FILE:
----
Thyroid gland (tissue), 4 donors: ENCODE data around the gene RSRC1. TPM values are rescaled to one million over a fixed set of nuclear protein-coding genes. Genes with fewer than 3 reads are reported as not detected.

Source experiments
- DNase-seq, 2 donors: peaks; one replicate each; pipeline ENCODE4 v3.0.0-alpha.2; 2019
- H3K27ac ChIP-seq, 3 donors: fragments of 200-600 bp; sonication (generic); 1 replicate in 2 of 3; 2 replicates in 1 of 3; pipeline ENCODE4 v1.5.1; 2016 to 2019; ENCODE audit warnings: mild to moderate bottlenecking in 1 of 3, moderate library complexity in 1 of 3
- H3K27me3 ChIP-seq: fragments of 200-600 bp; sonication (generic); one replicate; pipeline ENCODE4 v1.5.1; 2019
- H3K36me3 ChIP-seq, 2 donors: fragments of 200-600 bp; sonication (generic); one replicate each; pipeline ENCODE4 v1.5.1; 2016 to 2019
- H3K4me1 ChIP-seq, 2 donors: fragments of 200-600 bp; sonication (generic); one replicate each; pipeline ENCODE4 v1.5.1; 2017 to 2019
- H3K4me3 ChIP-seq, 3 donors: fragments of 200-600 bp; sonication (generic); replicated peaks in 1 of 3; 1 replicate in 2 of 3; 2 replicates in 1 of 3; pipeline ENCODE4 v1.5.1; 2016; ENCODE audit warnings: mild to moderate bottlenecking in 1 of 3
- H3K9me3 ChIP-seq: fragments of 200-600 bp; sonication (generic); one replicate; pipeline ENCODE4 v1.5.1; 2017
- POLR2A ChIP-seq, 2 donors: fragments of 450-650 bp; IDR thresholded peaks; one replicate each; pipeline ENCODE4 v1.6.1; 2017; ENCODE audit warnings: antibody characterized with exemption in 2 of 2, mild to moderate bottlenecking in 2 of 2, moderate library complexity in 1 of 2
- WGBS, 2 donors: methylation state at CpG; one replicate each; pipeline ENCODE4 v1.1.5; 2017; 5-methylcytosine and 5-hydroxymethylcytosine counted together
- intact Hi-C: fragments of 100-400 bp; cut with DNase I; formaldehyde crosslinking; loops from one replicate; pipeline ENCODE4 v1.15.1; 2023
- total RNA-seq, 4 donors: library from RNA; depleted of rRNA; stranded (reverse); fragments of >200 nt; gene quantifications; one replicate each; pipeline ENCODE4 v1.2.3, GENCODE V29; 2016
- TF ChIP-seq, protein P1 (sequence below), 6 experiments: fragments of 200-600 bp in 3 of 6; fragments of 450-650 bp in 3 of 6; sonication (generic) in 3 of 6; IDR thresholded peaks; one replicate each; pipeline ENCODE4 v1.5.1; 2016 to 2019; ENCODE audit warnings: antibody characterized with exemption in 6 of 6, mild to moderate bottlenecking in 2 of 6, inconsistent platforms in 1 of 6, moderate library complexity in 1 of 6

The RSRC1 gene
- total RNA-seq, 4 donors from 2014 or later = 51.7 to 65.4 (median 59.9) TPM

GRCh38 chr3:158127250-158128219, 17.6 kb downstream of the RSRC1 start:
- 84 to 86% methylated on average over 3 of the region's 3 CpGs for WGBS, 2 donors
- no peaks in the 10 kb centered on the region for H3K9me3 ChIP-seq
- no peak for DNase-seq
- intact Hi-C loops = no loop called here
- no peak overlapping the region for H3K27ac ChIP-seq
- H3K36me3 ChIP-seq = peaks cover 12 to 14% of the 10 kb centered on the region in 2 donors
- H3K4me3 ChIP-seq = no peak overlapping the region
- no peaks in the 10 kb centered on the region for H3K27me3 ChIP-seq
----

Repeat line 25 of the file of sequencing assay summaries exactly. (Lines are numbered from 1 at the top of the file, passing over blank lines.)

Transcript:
- no peaks in the 10 kb centered on the region for H3K27me3 ChIP-seq